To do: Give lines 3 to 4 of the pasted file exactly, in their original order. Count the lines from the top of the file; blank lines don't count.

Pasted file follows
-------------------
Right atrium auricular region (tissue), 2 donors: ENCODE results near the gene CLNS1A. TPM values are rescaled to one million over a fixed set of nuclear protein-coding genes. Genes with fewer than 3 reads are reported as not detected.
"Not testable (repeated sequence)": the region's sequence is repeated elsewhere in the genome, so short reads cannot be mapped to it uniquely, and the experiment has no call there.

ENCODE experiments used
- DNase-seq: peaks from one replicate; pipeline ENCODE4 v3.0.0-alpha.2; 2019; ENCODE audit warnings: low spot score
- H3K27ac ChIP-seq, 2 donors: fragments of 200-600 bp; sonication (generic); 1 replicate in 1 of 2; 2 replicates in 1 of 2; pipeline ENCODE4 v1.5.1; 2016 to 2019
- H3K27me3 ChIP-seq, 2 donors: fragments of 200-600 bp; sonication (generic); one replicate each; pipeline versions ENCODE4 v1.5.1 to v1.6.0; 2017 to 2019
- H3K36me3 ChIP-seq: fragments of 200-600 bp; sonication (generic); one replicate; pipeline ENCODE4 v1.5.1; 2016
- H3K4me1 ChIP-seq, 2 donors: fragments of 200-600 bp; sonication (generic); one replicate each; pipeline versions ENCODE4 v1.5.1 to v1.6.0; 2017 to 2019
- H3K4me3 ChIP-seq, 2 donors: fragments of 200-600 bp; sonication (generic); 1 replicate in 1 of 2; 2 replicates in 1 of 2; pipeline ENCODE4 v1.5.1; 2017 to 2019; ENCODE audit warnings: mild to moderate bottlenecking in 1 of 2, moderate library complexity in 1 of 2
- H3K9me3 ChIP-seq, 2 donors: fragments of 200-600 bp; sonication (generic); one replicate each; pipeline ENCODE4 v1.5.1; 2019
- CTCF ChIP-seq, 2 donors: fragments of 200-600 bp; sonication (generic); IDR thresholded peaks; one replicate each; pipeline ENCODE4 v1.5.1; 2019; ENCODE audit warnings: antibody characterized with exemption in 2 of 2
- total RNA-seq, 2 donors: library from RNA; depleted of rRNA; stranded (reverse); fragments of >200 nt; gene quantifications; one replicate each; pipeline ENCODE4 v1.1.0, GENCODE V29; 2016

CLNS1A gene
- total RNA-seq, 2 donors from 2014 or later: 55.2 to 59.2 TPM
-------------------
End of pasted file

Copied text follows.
ENCODE experiments used
- DNase-seq: peaks from one replicate; pipeline ENCODE4 v3.0.0-alpha.2; 2019; ENCODE audit warnings: low spot score